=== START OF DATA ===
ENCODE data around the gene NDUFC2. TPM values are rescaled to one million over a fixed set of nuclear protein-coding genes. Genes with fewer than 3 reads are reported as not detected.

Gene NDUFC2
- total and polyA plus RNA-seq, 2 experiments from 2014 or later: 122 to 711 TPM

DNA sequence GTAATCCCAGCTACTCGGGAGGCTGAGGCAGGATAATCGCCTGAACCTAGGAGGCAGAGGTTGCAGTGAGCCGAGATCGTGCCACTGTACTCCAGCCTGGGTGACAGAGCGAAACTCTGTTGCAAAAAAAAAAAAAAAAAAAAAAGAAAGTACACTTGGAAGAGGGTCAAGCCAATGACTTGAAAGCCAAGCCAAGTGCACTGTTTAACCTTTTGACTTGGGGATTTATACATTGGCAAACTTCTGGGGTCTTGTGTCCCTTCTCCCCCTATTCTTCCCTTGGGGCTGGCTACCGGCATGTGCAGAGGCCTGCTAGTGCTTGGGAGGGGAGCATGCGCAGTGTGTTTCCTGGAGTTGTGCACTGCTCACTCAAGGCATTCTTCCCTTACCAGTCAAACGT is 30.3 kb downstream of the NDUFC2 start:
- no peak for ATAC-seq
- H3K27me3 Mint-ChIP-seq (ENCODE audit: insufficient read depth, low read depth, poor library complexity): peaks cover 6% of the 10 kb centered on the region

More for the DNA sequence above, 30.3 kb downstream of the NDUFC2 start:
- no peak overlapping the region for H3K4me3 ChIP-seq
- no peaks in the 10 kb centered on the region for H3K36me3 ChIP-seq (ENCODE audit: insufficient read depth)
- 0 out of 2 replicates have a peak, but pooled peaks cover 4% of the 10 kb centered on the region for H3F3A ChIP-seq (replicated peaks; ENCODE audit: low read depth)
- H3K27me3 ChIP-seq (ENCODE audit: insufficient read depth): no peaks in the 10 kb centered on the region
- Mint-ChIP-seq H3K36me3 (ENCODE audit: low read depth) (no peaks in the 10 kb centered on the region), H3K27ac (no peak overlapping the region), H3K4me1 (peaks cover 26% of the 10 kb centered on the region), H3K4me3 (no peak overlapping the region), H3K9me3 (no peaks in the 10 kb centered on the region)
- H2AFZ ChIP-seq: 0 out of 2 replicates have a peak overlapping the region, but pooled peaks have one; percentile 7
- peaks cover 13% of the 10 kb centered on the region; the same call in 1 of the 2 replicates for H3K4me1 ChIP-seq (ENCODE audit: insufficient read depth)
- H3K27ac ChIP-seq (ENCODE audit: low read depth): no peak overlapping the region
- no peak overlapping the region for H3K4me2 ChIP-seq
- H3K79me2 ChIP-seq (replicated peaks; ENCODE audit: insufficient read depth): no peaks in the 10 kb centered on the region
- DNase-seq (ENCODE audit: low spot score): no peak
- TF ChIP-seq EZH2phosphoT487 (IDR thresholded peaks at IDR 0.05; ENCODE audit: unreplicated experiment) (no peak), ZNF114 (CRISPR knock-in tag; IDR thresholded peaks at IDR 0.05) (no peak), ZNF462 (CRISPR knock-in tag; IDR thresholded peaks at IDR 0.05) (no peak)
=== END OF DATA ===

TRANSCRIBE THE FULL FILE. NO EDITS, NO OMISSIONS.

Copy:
ENCODE data around the gene NDUFC2. TPM values are rescaled to one million over a fixed set of nuclear protein-coding genes. Genes with fewer than 3 reads are reported as not detected.

Gene NDUFC2
- total and polyA plus RNA-seq, 2 experiments from 2014 or later: 122 to 711 TPM

DNA sequence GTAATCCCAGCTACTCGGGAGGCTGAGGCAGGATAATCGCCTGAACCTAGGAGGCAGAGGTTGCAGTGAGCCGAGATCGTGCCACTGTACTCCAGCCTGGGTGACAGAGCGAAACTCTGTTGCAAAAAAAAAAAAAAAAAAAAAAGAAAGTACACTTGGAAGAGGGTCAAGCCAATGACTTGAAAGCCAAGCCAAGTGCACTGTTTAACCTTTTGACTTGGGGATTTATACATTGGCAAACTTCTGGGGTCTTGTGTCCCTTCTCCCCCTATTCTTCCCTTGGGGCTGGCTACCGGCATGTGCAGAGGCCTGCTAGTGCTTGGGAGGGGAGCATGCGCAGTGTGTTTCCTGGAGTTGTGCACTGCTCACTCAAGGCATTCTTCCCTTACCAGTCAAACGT is 30.3 kb downstream of the NDUFC2 start:
- no peak for ATAC-seq
- H3K27me3 Mint-ChIP-seq (ENCODE audit: insufficient read depth, low read depth, poor library complexity): peaks cover 6% of the 10 kb centered on the region

More for the DNA sequence above, 30.3 kb downstream of the NDUFC2 start:
- no peak overlapping the region for H3K4me3 ChIP-seq
- no peaks in the 10 kb centered on the region for H3K36me3 ChIP-seq (ENCODE audit: insufficient read depth)
- 0 out of 2 replicates have a peak, but pooled peaks cover 4% of the 10 kb centered on the region for H3F3A ChIP-seq (replicated peaks; ENCODE audit: low read depth)
- H3K27me3 ChIP-seq (ENCODE audit: insufficient read depth): no peaks in the 10 kb centered on the region
- Mint-ChIP-seq H3K36me3 (ENCODE audit: low read depth) (no peaks in the 10 kb centered on the region), H3K27ac (no peak overlapping the region), H3K4me1 (peaks cover 26% of the 10 kb centered on the region), H3K4me3 (no peak overlapping the region), H3K9me3 (no peaks in the 10 kb centered on the region)
- H2AFZ ChIP-seq: 0 out of 2 replicates have a peak overlapping the region, but pooled peaks have one; percentile 7
- peaks cover 13% of the 10 kb centered on the region; the same call in 1 of the 2 replicates for H3K4me1 ChIP-seq (ENCODE audit: insufficient read depth)
- H3K27ac ChIP-seq (ENCODE audit: low read depth): no peak overlapping the region
- no peak overlapping the region for H3K4me2 ChIP-seq
- H3K79me2 ChIP-seq (replicated peaks; ENCODE audit: insufficient read depth): no peaks in the 10 kb centered on the region
- DNase-seq (ENCODE audit: low spot score): no peak
- TF ChIP-seq EZH2phosphoT487 (IDR thresholded peaks at IDR 0.05; ENCODE audit: unreplicated experiment) (no peak), ZNF114 (CRISPR knock-in tag; IDR thresholded peaks at IDR 0.05) (no peak), ZNF462 (CRISPR knock-in tag; IDR thresholded peaks at IDR 0.05) (no peak)